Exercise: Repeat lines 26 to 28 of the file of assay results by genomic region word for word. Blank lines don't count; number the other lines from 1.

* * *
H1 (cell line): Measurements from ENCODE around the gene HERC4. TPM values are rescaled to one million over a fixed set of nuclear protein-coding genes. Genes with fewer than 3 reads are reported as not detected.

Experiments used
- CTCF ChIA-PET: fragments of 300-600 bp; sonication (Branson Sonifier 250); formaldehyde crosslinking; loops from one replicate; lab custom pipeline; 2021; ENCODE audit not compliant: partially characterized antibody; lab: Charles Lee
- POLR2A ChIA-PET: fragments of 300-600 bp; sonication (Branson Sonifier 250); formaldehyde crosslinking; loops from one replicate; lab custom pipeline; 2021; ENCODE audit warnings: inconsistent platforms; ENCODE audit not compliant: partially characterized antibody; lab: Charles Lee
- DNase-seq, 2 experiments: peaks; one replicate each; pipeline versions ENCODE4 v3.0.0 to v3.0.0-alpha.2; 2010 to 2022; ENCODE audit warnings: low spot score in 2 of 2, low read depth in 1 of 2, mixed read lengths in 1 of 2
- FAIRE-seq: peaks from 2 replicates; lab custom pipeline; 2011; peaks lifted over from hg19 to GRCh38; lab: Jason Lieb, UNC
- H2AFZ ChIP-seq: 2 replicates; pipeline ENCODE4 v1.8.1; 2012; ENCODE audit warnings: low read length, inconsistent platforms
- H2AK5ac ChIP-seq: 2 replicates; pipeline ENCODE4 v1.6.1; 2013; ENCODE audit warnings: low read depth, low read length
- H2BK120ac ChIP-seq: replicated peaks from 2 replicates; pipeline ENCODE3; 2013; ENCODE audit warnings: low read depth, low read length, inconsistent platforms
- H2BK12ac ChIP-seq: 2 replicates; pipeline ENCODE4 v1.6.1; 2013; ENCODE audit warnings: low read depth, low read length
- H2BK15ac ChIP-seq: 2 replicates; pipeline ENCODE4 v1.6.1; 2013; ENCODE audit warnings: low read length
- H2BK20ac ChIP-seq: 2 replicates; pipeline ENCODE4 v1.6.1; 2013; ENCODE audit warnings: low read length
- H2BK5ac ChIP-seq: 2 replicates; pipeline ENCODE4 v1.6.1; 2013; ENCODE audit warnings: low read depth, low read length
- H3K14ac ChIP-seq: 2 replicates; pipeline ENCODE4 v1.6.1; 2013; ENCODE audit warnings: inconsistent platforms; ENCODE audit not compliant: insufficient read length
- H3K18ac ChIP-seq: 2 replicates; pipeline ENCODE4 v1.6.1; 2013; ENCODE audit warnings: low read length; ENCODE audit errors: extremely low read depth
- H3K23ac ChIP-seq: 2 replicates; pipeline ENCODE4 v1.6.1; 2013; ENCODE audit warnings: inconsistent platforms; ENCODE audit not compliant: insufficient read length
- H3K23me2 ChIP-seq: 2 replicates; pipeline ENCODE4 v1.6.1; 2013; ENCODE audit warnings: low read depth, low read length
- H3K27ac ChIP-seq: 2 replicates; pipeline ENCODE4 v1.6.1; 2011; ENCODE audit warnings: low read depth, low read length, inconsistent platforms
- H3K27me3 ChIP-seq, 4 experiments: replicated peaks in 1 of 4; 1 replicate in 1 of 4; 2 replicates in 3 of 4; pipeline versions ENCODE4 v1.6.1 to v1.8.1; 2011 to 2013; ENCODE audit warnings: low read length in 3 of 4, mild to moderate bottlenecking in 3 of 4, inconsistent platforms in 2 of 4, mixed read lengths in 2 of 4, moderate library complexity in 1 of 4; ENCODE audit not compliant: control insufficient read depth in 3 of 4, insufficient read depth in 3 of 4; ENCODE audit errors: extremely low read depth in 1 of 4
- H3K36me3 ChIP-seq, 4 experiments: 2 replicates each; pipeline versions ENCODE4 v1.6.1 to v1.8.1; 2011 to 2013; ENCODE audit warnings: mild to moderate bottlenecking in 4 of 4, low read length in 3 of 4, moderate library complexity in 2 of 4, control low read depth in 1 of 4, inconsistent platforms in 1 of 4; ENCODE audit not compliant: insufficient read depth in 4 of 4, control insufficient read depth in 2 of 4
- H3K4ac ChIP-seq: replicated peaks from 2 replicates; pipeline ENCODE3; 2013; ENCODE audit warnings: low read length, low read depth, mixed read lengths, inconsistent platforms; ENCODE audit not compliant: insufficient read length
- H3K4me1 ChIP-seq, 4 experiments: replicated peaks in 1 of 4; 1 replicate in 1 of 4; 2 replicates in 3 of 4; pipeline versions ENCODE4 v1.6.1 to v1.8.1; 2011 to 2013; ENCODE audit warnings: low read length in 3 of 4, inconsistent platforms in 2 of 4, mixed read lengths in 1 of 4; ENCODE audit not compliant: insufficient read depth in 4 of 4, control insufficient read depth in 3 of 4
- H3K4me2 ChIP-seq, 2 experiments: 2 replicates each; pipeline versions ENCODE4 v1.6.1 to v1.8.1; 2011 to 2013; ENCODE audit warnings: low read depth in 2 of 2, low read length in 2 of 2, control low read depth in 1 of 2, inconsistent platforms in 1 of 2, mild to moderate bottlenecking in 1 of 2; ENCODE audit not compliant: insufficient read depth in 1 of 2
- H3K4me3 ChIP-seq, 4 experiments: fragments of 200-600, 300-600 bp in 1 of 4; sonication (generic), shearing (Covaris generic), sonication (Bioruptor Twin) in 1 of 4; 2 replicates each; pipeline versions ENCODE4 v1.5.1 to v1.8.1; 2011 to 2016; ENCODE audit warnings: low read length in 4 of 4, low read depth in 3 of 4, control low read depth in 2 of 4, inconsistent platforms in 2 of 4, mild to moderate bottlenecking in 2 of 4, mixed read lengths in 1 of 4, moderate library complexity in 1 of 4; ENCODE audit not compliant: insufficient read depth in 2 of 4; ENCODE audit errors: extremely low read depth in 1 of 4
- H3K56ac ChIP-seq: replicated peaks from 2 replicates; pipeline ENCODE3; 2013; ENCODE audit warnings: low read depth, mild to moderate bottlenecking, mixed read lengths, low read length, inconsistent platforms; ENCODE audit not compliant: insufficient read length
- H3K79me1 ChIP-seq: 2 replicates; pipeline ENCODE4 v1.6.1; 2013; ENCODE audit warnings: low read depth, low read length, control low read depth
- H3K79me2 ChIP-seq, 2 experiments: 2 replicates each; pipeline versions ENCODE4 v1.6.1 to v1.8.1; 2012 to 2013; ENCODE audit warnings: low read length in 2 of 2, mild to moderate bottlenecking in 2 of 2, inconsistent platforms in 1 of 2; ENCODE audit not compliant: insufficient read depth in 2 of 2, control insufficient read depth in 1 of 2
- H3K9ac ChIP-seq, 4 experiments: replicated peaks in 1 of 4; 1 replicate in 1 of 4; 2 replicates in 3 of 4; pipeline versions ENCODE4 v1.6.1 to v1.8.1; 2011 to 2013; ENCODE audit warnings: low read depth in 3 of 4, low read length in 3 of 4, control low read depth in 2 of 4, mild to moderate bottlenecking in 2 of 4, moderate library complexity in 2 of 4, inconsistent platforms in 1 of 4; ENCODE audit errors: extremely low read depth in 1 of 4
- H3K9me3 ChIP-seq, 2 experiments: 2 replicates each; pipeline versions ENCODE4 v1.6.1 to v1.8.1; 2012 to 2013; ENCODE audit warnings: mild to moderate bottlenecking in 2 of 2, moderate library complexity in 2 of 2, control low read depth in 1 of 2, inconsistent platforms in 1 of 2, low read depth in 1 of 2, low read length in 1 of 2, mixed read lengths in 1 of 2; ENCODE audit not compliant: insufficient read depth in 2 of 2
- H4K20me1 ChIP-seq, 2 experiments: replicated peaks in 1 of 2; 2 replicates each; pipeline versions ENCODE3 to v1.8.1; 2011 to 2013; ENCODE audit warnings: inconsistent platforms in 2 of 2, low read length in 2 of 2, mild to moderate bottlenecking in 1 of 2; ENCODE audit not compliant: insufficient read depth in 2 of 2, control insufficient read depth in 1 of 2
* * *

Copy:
- H3K79me1 ChIP-seq: 2 replicates; pipeline ENCODE4 v1.6.1; 2013; ENCODE audit warnings: low read depth, low read length, control low read depth
- H3K79me2 ChIP-seq, 2 experiments: 2 replicates each; pipeline versions ENCODE4 v1.6.1 to v1.8.1; 2012 to 2013; ENCODE audit warnings: low read length in 2 of 2, mild to moderate bottlenecking in 2 of 2, inconsistent platforms in 1 of 2; ENCODE audit not compliant: insufficient read depth in 2 of 2, control insufficient read depth in 1 of 2
- H3K9ac ChIP-seq, 4 experiments: replicated peaks in 1 of 4; 1 replicate in 1 of 4; 2 replicates in 3 of 4; pipeline versions ENCODE4 v1.6.1 to v1.8.1; 2011 to 2013; ENCODE audit warnings: low read depth in 3 of 4, low read length in 3 of 4, control low read depth in 2 of 4, mild to moderate bottlenecking in 2 of 4, moderate library complexity in 2 of 4, inconsistent platforms in 1 of 4; ENCODE audit errors: extremely low read depth in 1 of 4